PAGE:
Nevada may not have as much solar power as such a sunny state should, but it’s slowly moving in the right direction. Both SolarCity and Sunrun clearly see the potential, having recently expanded in the state.
That expansion is being threatened. As in many states, the net metering program in Nevada is being fought by utilities. In filings before the Public Utilities Commission of Nevada (PUCN), NV Energy has said it wants to eliminate the program altogether.
And as in many states, both solar advocates and the public are turning out to show their support for solar and net metering.
Today, the PUCN is holding a workshop to evaluate the program, which Vote Solar says is one of the most effective state policies for enabling Nevadans to go solar.
Vote Solar reports that yesterday, dozens of concerned Nevadans gathered at the PUCN to show support for the net metering program. The crowd delivered more than 4300 petition signatures urging state leaders to stand strong for rooftop solar and the many economic, environmental, and grid benefits it delivers throughout the state.
“Rooftop solar is putting Nevada energy customers in charge of their electricity supply and utility bills like never before. By reducing the need for expensive traditional power plants and utility infrastructure, this local clean energy investment is a cost-saver for solar and non-solar customers alike,” said Susannah Churchill, regional director for Vote Solar, in a press release issued by the organization. “We urge the state’s policymakers to recognize these benefits and ensure that Nevada’s solar customers continue to be fairly compensated for them with a strong net metering program.”
Let’s hope that the recent study from the PUCN helps the Commission in making its decision. The study, like similar ones in other states, confirmed that the grid benefits of net metered clean energy systems outweigh the costs. Specifically, the benefits of the systems installed from 2014 to 2016 will outweigh costs by $174 million, helping keep rates low for all NV Energy customers. In addition to these grid benefits, rooftop solar in Nevada, as elsewhere, is proving to be a strong economic engine. Nevada’s growing rooftop solar market has driven $200 million in private investment and helped support more than 2400 solar jobs with both local and national solar companies. And that’s with the market just getting going.
“Just as leading national rooftop solar companies like Sunrun are investing in Nevada’s clean economy and creating in-state solar jobs, rooftop solar has come under attack,” said Walker Wright, spokesperson for The Alliance for Solar Choice (TASC). “We encourage state leaders to stand for innovation and progress by ensuring that Nevadans can continue to generate their own clean energy.”
Naturally, local solar power development also reduces harmful pollution and contributes to healthier communities. While utilities misleadingly say lower-income people are subsidizing solar for wealthier utility customers, the pollution reduction from installing solar especially benefits low-income families, who disproportionately bear the public health burden of power being generated from fossil fuels. Another hugely important benefit to Nevada, which like other western states is facing more frequent and severe droughts, is that rooftop solar also helps reduce the use of water-intensive traditional power sources.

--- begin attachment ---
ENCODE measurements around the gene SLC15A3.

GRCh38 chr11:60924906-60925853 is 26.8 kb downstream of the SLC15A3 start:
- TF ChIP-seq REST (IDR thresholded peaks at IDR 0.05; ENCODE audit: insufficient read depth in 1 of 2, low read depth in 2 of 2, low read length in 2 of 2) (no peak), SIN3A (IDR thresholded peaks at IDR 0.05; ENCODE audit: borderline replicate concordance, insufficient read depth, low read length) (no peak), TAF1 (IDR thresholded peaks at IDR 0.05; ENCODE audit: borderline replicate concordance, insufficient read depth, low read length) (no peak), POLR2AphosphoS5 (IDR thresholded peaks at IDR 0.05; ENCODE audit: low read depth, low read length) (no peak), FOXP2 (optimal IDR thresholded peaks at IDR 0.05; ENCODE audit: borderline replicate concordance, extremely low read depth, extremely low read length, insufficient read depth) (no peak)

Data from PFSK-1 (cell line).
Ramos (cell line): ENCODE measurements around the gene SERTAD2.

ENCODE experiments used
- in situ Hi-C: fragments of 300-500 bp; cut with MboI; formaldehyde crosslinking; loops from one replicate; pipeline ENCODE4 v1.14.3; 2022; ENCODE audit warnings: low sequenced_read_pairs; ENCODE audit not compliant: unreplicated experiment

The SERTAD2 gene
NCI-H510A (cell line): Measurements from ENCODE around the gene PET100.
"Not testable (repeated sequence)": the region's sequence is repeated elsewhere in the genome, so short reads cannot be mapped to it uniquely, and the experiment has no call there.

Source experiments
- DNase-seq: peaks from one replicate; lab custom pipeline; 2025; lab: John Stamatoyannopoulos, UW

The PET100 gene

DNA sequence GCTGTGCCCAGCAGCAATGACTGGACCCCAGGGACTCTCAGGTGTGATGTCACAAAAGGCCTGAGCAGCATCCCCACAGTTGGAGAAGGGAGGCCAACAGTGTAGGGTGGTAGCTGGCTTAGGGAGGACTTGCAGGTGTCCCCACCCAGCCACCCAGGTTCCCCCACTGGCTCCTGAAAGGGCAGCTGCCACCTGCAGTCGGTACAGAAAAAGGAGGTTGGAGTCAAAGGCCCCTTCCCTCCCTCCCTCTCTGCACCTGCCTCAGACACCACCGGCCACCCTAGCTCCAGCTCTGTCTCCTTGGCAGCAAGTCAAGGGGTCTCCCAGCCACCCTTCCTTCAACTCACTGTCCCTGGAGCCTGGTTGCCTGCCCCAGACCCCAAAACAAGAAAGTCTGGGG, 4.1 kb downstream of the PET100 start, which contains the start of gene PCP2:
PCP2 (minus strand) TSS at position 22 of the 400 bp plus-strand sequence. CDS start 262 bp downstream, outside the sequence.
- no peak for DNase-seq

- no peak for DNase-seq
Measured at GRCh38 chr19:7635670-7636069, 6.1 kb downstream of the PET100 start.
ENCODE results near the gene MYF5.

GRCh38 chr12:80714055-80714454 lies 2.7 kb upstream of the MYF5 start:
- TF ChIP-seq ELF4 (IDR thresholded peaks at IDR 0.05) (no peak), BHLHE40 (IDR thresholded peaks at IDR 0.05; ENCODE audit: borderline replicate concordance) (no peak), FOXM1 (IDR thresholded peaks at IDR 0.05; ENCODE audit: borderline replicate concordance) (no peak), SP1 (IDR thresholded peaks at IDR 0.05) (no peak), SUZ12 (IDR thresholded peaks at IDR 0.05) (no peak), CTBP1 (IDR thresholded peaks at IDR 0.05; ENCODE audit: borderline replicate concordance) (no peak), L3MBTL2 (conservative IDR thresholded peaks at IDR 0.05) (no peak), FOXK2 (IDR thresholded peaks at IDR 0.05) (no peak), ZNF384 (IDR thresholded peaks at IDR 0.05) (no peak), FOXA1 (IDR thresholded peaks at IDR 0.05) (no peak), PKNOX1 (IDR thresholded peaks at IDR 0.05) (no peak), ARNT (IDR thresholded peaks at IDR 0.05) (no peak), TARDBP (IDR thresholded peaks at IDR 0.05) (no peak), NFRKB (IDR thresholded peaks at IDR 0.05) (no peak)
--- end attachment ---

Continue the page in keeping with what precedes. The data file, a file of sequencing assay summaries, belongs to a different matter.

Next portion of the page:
“Whether we are talking about healthier air for our children to breathe, water conservation during this severe drought, or combatting the very real threat of climate change, solar is readily available to be part of the solution here in Nevada. I urge our state leaders to defend our net metering program and other policies that empower Nevada homes, schools and businesses to invest in and benefit from a growing clean energy economy,” said Jane Feldman, Energy Chair for the Toiyabe Chapter of Sierra Club.
“Any Nevadan knows that our state has a tremendous solar resource. I’m proud that my solar investment is lowering my own bills as well as those of my neighbors by producing clean, reliable local electricity. It just makes sense to put that free sunshine to work with good state policy that clears the way for more Nevadans to go solar,” said retired Colonel Michael Horsley, a Las Vegas resident who went solar in 2013.
“Every week, Gymcats touches the lives of 1,500 kids, helping them grow stronger and shine. It’s important to me that we lead our students by example when it comes to transitioning away from the fossil fuels of the past and building our new energy economy,” said Cassie Rice, owner of Gymcats, one of the largest gymnastics facilities in the Las Vegas area. “Today we are proud to meet about 40 percent of our own electricity needs with plentiful Nevada sunshine. This investment in solar has helped my business take control of our utility bills, choose clean energy and further benefit the community we serve.”
The petition drive was organized by a coalition of solar supporters, including consumers, businesses, and environmental groups. Some participating organizations were Vote Solar, TASC, Sierra Club, and CREDO.